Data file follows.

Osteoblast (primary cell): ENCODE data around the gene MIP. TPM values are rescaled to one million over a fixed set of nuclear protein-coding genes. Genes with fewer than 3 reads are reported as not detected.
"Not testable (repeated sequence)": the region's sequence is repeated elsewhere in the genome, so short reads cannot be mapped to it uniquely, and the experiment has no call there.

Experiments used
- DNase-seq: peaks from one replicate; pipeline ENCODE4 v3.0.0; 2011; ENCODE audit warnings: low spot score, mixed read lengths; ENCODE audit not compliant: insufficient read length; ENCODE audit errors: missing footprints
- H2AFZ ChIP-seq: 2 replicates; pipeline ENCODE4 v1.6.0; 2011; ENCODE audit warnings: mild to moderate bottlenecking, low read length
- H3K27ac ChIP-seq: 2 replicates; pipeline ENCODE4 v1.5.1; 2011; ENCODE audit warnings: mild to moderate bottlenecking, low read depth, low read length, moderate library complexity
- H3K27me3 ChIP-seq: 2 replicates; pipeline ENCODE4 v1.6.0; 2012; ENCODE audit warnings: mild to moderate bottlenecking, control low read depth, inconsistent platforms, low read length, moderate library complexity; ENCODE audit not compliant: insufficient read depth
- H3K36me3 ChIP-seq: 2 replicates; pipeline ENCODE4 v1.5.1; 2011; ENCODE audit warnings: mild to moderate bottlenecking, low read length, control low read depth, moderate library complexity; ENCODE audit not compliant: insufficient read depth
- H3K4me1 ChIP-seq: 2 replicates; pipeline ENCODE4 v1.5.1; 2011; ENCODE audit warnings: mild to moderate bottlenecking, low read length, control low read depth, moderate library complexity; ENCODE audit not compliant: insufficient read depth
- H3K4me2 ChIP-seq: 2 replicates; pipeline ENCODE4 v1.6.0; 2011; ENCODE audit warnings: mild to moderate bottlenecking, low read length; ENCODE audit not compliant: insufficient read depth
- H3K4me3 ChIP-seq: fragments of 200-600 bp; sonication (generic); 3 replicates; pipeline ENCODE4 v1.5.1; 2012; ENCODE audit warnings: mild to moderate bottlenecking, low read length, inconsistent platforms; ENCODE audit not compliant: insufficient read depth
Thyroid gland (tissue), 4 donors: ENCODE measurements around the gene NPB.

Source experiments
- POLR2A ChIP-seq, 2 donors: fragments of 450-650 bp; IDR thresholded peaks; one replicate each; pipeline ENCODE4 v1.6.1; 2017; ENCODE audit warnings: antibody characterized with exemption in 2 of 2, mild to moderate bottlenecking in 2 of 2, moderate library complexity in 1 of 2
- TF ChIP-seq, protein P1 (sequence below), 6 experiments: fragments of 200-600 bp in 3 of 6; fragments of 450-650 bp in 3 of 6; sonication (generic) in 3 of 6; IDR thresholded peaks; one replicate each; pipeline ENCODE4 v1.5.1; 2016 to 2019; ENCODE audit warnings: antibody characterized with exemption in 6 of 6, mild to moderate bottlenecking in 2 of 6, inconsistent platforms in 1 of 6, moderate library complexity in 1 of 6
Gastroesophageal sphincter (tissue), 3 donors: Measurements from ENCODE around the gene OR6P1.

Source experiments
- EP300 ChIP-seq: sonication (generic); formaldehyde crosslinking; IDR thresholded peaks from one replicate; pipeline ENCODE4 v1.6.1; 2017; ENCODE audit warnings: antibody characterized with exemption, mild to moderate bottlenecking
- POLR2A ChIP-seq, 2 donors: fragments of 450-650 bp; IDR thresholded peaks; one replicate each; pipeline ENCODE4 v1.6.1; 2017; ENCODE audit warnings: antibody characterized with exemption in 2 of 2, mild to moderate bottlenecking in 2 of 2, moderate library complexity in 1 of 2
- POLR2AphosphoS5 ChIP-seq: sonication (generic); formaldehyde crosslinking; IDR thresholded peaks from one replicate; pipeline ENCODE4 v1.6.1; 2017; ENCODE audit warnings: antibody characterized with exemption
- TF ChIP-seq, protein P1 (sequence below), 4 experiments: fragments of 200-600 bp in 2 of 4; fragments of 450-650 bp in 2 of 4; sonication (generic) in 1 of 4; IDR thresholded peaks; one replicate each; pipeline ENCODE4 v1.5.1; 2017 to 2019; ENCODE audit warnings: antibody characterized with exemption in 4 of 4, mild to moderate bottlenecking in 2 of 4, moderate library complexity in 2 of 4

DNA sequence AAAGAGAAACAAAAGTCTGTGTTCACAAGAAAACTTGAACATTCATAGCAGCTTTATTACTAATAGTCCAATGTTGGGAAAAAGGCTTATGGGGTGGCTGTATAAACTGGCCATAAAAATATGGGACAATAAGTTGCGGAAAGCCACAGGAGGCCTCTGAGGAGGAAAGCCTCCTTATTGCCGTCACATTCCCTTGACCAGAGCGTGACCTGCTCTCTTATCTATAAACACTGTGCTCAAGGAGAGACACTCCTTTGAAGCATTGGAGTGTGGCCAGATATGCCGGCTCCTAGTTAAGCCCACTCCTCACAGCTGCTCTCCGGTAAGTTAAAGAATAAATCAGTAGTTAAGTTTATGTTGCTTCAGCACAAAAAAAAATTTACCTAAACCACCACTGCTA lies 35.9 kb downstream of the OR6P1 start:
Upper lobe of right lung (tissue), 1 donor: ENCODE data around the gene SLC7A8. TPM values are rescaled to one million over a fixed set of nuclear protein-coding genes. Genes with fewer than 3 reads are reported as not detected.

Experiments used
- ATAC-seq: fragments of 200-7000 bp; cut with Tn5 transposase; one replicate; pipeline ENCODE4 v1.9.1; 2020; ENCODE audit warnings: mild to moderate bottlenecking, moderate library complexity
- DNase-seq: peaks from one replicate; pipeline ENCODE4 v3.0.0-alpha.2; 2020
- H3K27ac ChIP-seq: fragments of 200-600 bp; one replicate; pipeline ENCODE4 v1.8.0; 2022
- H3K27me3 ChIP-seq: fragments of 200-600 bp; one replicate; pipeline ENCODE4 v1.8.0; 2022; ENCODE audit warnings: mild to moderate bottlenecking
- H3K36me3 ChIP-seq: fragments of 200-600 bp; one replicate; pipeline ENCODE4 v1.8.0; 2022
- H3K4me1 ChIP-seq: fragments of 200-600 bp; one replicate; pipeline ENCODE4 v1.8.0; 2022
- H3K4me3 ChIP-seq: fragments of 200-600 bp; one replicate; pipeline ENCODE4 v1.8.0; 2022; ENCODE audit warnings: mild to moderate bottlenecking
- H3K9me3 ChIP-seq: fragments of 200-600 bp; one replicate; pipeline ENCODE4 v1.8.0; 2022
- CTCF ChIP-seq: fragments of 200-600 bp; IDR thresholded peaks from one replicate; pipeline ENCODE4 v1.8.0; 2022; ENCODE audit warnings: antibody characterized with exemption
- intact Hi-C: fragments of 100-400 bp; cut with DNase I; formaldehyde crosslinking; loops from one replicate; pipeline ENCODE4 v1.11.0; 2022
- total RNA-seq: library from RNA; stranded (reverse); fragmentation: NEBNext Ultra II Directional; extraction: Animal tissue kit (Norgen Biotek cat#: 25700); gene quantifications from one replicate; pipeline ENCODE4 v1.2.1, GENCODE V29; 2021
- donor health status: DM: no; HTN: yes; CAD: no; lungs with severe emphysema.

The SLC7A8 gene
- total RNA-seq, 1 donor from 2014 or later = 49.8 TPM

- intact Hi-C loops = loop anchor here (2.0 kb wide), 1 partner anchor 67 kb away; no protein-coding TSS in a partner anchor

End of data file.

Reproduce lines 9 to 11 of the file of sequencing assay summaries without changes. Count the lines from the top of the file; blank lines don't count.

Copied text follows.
- H3K4me1 ChIP-seq: 2 replicates; pipeline ENCODE4 v1.5.1; 2011; ENCODE audit warnings: mild to moderate bottlenecking, low read length, control low read depth, moderate library complexity; ENCODE audit not compliant: insufficient read depth
- H3K4me2 ChIP-seq: 2 replicates; pipeline ENCODE4 v1.6.0; 2011; ENCODE audit warnings: mild to moderate bottlenecking, low read length; ENCODE audit not compliant: insufficient read depth
- H3K4me3 ChIP-seq: fragments of 200-600 bp; sonication (generic); 3 replicates; pipeline ENCODE4 v1.5.1; 2012; ENCODE audit warnings: mild to moderate bottlenecking, low read length, inconsistent platforms; ENCODE audit not compliant: insufficient read depth